Keith Jarrett: Budapest Concert

Mike Jurkovic By

Sign in to view read count
Keith Jarrett: Budapest Concert
Burdened as it is by the news that, due to two strokes suffered in 2018, Keith Jarrett's glorious art of live composition is all but over, Budapest Concert has some serious heavy lifting to do. Triumphant and transcendent, it rises to the grand occasion and leaves the listener marveling at how any artist, of any age, of any discipline, can still capture the moment and the imagination so singularly as Jarrett does sixty years down the line.

Recorded at the Béla Bartók National Concert Hall during his last tour in 2016, the double disc Budapest Concert finds Jarrett in full form two weeks earlier than the still remarkable Munich Concert (ECM, 2019). Part punk and part Prokofiev, "Part I" is a frenzied opening salvo, a stop-start fusillade tumble of time, tempo, and suggested theory which would exhaust most younger players and leaves the listener playing catch-up. It is the longest piece of the evening raging just under fifteen minutes and tears the veil off without hesitancy. But though each piece has its own quixotic flash of inspiration, the rest of the first half of the concert, "Part II," "Part III," and "Part IV" respectively, posits Jarrett in an extremely pensive if not unsettled state of mind. As if he has yet to find what he is looking for or in doubt that maybe, on this particular night, in front of this particular audience, he won't find it.

"Part V," an all engaging lyrical lullaby, opens the second half with the instant sense that Jarrett has found his way and indeed he has. "Part VI" is a loquacious roadhouse rout, one of those pure Jarrett moments, as are the subsequent, meditative rhapsodies "Part VII" and "Part VIII." Coming from the quiet as we were "Part IX" is a brief flash pot. "Part X," a left hand dominant exercise, may be a brief stumble from the preceding heights, but it only serves to amplify the magnetism grace of "Part XI" and the bouncing and fanciful "Part XII," one of those blues revelries every audience since The Koln Concert (ECM, 1975) waits for with baited breath. As has become traditional in his late years, Jarrett closes with two extremely wistful renderings of "It's A Lonesome Old Town" and "Answer Me," making the Budapest Concert a one night stand of long lasting beauty.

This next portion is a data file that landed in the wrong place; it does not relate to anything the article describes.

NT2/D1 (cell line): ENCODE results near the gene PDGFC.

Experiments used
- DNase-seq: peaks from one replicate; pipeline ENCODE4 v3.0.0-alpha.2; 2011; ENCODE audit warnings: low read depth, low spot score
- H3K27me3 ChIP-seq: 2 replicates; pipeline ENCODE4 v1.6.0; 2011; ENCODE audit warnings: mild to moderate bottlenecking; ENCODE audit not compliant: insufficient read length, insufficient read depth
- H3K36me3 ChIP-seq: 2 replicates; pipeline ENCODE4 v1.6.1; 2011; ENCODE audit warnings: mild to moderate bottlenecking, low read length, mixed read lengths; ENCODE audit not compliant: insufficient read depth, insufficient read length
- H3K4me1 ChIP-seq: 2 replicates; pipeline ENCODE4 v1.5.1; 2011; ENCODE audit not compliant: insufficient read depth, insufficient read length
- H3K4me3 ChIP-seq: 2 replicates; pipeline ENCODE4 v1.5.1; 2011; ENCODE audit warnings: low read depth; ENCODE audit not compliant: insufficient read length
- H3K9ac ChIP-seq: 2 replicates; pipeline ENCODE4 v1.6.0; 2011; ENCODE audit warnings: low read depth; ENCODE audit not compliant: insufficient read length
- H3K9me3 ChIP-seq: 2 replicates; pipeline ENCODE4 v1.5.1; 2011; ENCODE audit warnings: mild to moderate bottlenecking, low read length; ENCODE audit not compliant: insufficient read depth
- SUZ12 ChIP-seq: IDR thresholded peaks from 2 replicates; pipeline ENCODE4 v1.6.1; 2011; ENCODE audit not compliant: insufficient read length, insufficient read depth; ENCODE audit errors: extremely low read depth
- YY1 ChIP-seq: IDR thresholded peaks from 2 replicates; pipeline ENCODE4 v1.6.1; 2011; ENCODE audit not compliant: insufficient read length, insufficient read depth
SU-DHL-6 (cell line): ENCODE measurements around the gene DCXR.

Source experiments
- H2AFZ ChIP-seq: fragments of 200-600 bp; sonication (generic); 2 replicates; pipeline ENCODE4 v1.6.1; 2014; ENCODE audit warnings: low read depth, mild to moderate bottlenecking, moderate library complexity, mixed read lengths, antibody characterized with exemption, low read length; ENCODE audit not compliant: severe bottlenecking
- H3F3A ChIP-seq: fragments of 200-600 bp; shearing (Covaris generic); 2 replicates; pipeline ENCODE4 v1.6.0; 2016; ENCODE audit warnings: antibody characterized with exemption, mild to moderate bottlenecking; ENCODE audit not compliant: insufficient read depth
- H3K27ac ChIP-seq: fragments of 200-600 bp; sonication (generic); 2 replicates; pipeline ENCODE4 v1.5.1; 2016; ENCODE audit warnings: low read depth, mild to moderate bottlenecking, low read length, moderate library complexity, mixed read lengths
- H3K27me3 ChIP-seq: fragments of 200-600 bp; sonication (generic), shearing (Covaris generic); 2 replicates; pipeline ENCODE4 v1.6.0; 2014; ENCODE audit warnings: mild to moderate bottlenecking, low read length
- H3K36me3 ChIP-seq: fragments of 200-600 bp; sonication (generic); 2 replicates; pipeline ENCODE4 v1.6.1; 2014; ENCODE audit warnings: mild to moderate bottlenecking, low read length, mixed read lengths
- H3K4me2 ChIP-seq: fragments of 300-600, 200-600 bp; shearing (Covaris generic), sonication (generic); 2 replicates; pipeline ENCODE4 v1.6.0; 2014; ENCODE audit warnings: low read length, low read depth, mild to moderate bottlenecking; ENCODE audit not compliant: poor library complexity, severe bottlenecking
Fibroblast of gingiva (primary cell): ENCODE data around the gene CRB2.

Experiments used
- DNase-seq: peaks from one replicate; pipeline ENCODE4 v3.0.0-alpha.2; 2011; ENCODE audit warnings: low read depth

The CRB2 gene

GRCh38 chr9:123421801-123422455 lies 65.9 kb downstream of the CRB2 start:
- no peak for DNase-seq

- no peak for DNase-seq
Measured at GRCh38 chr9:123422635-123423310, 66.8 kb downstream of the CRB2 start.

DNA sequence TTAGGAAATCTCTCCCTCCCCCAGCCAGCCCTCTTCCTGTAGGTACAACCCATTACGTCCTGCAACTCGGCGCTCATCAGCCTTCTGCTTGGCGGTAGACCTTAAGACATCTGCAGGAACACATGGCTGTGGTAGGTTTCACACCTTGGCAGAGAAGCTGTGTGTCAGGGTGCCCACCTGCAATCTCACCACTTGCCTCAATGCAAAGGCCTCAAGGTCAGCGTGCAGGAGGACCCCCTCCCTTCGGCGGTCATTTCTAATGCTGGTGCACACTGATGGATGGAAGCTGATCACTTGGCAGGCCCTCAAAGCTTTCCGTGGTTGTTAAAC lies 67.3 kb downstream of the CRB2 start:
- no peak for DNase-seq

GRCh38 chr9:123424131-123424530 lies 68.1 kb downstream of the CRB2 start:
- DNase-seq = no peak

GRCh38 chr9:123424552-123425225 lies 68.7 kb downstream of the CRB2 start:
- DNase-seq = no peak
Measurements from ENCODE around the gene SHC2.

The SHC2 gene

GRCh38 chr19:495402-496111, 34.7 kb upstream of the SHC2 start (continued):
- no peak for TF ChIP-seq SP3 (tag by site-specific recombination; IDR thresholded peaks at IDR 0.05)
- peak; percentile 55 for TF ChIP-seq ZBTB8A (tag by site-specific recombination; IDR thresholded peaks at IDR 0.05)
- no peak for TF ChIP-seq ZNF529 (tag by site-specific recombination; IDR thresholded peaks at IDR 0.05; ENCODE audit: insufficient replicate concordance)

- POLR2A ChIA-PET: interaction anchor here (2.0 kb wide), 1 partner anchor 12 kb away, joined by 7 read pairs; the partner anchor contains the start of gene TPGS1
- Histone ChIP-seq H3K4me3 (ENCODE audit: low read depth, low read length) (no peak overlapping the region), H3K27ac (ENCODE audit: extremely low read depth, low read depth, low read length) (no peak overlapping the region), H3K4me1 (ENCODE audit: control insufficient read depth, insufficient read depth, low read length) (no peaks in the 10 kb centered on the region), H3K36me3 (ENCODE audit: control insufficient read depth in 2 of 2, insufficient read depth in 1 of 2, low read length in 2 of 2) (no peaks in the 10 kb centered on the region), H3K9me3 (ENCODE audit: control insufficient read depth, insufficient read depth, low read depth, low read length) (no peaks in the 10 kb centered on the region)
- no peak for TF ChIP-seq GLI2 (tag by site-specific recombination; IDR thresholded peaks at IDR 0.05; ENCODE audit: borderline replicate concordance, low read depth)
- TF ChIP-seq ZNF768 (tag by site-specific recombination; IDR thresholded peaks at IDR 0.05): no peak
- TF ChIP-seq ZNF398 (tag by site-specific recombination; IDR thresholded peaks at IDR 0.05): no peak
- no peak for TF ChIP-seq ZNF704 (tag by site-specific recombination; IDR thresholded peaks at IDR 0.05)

Track Listing

Part I; Part II; Part III; Part IV; Part V; Part VI; Part VII; Part VIII; Part IX; Part X; Part XI; Part XII Blues; It's A Lonesome Old Town; Answer Me.


Keith Jarrett: piano.

Album information

Title: Budapest Concert | Year Released: 2020 | Record Label: ECM Records

Post a comment about this album



Shop Amazon


All Without Words: Variations Inspired by Loren
John Daversa Jazz Orchestra Featuring Justin...
Global Entry
Gabriel Evan Orchestra
Live At The Club Polnischer Versager
Casserley / Illvibe / Morgan / Sjostrom
This Song Is New
Lorne Lofsky
Blue Lotus
The New Muse 4Tet
Garden Of Jewels
Ivo Perelman Trio
Virtual Birdland
Arturo O'Farrill


All About Jazz needs your support

All About Jazz & Jazz Near You were built to promote jazz music: both recorded albums and live events. We rely primarily on venues, festivals and musicians to promote their events through our platform. With club closures, limited reopenings and an uncertain future, we've pivoted our platform to collect, promote and broadcast livestream concerts to support our jazz musician friends. This is a significant but neccesary step that will help musicians and venues now, and in the future. You can help offset the cost of this essential undertaking by making a donation today. In return, we'll deliver an ad-free experience (which includes hiding the sticky footer ad). Thank you!

Get more of a good thing

Our weekly newsletter highlights our top stories and includes your local jazz events calendar.